Nokia (NOK) is pushing itself into the mobile music market with a new partnership with Warner Music Group (WMG), with both companies hoping to entice customers into downloading more songs while helping dwindling music sales. The world’s largest phone-making company is using the deal to push its Comes With Music subscription service and mobile Nokia music store, while Warner Music Group hopes the partnership will ease some of the burden from iTunes’ market. Although iTunes is by far the largest digital music store and supports a pay-to-download MP3 service, many major record labels are struggling with the Apple store because of disagreements in price. Nokia’s Come With Music service is the mobile industry’s most significant step towards aligning the offerings of Web 2.0 mobile technology with the needs of the music
The service enables users to download music and keep it for 12 months, or as long as they keep the device or transfer it to a PC.
Late last year Nokia signed a partnership with Universal, and in April they penned one with Sony BMG, making the phone company one of the largest music content contributors to the music industry.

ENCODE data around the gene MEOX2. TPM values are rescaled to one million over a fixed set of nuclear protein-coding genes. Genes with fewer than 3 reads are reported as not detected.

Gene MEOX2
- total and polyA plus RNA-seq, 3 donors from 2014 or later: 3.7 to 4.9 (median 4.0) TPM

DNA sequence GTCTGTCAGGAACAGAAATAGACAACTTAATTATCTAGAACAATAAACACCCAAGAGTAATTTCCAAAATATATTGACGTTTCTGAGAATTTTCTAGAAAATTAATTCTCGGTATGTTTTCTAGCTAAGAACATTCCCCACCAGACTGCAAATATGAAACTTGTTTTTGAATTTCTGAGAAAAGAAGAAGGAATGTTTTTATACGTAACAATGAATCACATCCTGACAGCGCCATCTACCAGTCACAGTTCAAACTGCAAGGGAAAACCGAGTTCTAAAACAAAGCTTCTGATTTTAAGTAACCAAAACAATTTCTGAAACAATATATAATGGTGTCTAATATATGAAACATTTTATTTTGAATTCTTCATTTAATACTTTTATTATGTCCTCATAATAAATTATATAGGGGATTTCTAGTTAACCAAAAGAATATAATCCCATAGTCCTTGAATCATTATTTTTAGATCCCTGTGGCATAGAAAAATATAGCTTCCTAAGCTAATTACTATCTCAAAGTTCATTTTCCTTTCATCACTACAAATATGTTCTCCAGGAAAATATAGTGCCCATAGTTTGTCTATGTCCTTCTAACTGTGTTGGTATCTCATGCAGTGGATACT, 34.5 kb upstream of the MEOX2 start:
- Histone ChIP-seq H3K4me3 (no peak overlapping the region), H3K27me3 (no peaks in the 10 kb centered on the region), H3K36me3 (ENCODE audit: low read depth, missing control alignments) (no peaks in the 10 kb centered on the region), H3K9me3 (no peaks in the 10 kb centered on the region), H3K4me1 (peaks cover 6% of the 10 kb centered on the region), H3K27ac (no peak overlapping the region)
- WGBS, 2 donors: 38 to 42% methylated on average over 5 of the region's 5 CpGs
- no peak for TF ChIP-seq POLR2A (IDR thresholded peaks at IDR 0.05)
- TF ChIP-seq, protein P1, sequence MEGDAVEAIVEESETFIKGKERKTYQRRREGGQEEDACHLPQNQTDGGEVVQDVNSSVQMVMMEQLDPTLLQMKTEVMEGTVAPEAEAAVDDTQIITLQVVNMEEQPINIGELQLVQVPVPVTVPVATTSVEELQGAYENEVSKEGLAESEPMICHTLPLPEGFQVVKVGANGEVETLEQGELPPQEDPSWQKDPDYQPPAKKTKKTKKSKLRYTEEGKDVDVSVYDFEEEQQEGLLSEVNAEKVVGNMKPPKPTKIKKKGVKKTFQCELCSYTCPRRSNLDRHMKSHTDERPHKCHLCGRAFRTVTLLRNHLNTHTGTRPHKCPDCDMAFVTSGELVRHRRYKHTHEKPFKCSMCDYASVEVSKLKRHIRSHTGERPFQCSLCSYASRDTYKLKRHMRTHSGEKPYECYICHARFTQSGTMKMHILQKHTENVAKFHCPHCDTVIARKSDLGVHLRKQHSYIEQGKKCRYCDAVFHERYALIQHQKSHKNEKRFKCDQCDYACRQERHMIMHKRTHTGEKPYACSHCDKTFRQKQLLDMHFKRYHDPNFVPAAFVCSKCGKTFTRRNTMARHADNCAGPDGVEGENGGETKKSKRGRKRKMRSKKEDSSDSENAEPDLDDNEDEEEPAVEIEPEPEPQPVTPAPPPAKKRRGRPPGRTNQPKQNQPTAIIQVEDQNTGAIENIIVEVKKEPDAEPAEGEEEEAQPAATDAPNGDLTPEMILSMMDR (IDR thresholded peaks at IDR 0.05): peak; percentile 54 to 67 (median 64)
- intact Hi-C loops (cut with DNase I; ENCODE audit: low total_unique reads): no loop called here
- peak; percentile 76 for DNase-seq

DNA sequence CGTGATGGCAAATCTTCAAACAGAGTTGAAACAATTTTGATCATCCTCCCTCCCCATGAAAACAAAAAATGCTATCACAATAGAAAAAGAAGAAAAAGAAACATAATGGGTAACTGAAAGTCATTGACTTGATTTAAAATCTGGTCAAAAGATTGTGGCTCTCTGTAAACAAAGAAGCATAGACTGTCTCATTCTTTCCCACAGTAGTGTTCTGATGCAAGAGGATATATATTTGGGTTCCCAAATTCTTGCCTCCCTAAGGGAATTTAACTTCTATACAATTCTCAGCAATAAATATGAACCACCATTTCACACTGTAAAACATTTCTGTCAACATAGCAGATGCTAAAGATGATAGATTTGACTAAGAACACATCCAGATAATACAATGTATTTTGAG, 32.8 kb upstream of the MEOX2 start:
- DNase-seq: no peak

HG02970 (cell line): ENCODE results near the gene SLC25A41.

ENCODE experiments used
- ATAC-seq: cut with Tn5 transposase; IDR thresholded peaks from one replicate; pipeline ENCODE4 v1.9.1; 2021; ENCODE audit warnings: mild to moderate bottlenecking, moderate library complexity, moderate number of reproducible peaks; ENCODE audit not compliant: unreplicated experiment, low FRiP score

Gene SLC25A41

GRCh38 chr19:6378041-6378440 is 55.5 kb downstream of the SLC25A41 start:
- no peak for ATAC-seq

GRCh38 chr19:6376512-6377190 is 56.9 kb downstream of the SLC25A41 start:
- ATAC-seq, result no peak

Of the major record labels, only EMI is absent from a Nokia partnership.
With CD sales falling steadily, the music industry is banking on such partnerships with the mobile industry to raise sales.
Downloaded music netted a mere 2.9 billion dollars in 2007, a number record labels such as Warner Music Group hopes will increase with a Nokia partnership.
Considering the phone company sold almost 150 million phones last year, it is feasible that the Comes With Music subscription service could significantly increase the music market and make Web 2.0 mobile technology and the music industry on the same business page.